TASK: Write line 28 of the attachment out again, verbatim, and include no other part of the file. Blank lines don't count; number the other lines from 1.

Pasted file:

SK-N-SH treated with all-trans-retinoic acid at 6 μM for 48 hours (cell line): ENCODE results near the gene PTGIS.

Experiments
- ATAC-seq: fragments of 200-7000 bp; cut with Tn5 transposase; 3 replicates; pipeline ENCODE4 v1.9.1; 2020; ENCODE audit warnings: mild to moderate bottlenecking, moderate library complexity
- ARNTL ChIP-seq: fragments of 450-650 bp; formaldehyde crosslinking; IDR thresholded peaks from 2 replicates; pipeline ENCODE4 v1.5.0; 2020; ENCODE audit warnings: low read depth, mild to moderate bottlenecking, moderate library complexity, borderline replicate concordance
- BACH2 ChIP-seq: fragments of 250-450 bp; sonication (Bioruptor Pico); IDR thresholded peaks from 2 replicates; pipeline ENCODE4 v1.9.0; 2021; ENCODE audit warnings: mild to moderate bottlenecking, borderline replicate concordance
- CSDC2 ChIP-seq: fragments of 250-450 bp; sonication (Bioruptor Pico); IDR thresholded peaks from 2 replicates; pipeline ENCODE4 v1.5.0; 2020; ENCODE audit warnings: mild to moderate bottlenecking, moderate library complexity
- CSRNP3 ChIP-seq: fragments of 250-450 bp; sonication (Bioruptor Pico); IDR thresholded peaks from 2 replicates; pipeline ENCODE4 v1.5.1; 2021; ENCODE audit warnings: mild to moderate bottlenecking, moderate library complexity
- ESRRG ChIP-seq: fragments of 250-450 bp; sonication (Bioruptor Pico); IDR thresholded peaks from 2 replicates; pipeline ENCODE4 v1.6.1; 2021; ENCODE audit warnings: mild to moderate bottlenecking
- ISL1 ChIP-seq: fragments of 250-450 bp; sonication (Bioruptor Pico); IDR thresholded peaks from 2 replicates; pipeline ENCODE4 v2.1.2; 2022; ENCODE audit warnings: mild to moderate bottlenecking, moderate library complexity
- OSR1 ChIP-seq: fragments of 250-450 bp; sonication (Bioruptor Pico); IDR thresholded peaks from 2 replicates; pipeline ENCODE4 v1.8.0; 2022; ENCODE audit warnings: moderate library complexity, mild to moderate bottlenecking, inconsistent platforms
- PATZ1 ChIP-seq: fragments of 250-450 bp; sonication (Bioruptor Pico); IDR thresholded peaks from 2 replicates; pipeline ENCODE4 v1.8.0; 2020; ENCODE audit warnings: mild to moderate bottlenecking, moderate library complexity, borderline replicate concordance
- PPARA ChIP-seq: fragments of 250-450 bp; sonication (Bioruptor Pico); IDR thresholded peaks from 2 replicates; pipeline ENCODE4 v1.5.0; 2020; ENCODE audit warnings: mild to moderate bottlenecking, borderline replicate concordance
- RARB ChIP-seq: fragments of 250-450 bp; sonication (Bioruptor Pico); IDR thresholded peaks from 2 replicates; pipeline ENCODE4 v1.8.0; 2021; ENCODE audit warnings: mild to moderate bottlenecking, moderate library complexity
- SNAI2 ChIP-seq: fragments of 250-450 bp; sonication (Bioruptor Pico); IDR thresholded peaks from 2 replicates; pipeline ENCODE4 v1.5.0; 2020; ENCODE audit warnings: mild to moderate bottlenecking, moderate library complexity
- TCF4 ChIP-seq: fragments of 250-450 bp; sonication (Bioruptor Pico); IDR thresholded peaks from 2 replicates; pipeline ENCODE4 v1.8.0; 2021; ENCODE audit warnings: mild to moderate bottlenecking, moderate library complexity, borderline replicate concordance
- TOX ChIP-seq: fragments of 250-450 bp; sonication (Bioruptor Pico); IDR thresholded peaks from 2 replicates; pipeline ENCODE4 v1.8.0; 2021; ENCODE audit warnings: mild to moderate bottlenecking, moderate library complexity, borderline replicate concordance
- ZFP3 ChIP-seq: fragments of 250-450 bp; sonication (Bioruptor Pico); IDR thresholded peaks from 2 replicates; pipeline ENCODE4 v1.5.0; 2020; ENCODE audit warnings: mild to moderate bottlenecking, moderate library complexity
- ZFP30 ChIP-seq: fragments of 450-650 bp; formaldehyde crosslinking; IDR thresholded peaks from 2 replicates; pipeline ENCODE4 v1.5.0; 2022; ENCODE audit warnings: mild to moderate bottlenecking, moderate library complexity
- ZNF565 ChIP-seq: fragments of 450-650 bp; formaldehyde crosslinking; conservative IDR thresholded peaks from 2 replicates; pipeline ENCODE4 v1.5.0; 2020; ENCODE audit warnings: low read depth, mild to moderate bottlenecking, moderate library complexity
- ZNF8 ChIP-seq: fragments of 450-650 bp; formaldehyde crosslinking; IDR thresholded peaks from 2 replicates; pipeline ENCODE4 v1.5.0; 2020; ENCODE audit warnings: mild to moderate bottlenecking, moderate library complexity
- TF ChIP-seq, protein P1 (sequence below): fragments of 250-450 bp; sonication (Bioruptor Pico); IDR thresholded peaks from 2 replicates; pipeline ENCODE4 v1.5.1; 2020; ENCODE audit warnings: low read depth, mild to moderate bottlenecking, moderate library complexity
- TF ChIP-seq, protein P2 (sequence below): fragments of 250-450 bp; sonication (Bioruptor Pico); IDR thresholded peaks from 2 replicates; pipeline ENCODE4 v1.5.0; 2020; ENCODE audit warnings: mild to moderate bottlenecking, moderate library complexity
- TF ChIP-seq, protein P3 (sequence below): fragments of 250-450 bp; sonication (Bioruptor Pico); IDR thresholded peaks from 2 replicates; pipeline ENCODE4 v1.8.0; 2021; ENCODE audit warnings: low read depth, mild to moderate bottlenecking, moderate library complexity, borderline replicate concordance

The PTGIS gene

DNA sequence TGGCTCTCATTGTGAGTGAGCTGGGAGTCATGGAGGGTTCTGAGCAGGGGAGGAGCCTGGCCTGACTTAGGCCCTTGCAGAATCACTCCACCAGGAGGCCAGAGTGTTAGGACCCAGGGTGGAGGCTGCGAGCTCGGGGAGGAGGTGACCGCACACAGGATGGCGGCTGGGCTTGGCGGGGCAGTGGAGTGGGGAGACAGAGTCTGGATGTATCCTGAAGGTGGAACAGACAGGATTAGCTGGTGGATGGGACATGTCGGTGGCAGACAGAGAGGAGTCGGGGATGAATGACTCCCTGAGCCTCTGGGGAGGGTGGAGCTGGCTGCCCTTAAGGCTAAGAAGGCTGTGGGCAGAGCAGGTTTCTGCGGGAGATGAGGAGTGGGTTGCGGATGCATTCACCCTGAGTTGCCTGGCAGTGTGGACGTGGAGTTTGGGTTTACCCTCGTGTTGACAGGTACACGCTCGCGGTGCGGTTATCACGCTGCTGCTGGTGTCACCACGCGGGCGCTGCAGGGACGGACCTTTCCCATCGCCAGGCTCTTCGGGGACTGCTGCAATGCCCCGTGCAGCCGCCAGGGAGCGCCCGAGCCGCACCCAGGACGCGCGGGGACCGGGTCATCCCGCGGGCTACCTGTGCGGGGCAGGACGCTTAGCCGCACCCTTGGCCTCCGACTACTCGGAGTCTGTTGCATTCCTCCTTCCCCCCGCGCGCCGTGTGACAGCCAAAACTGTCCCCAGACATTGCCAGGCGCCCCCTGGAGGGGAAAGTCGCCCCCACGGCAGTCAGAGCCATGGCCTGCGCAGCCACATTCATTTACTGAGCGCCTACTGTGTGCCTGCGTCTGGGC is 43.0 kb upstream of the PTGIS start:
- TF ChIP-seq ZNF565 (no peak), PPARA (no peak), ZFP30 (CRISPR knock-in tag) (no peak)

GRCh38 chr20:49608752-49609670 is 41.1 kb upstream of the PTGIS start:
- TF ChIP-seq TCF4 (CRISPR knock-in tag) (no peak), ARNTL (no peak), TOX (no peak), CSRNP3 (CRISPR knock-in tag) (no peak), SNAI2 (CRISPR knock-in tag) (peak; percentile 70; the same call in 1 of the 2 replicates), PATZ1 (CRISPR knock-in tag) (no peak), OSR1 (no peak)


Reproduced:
- TF ChIP-seq TCF4 (CRISPR knock-in tag) (no peak), ARNTL (no peak), TOX (no peak), CSRNP3 (CRISPR knock-in tag) (no peak), SNAI2 (CRISPR knock-in tag) (peak; percentile 70; the same call in 1 of the 2 replicates), PATZ1 (CRISPR knock-in tag) (no peak), OSR1 (no peak)